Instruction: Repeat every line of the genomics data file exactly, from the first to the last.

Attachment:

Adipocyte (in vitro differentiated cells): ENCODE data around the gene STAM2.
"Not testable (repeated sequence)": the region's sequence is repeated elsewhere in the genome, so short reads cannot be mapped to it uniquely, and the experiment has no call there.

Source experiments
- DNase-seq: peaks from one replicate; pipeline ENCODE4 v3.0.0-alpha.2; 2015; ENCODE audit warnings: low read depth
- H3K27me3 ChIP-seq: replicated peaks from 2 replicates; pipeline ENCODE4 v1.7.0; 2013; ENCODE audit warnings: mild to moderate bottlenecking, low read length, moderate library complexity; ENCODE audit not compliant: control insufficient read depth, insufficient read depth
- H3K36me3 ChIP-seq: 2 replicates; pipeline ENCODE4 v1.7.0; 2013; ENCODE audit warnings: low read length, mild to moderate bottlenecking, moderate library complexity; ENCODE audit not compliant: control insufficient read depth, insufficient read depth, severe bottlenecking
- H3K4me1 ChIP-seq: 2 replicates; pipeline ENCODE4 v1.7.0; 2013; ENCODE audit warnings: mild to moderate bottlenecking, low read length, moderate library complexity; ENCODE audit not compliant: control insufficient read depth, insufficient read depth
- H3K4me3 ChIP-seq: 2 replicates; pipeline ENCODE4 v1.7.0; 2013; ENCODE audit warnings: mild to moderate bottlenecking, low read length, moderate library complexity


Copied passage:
Adipocyte (in vitro differentiated cells): ENCODE data around the gene STAM2.
"Not testable (repeated sequence)": the region's sequence is repeated elsewhere in the genome, so short reads cannot be mapped to it uniquely, and the experiment has no call there.

Source experiments
- DNase-seq: peaks from one replicate; pipeline ENCODE4 v3.0.0-alpha.2; 2015; ENCODE audit warnings: low read depth
- H3K27me3 ChIP-seq: replicated peaks from 2 replicates; pipeline ENCODE4 v1.7.0; 2013; ENCODE audit warnings: mild to moderate bottlenecking, low read length, moderate library complexity; ENCODE audit not compliant: control insufficient read depth, insufficient read depth
- H3K36me3 ChIP-seq: 2 replicates; pipeline ENCODE4 v1.7.0; 2013; ENCODE audit warnings: low read length, mild to moderate bottlenecking, moderate library complexity; ENCODE audit not compliant: control insufficient read depth, insufficient read depth, severe bottlenecking
- H3K4me1 ChIP-seq: 2 replicates; pipeline ENCODE4 v1.7.0; 2013; ENCODE audit warnings: mild to moderate bottlenecking, low read length, moderate library complexity; ENCODE audit not compliant: control insufficient read depth, insufficient read depth
- H3K4me3 ChIP-seq: 2 replicates; pipeline ENCODE4 v1.7.0; 2013; ENCODE audit warnings: mild to moderate bottlenecking, low read length, moderate library complexity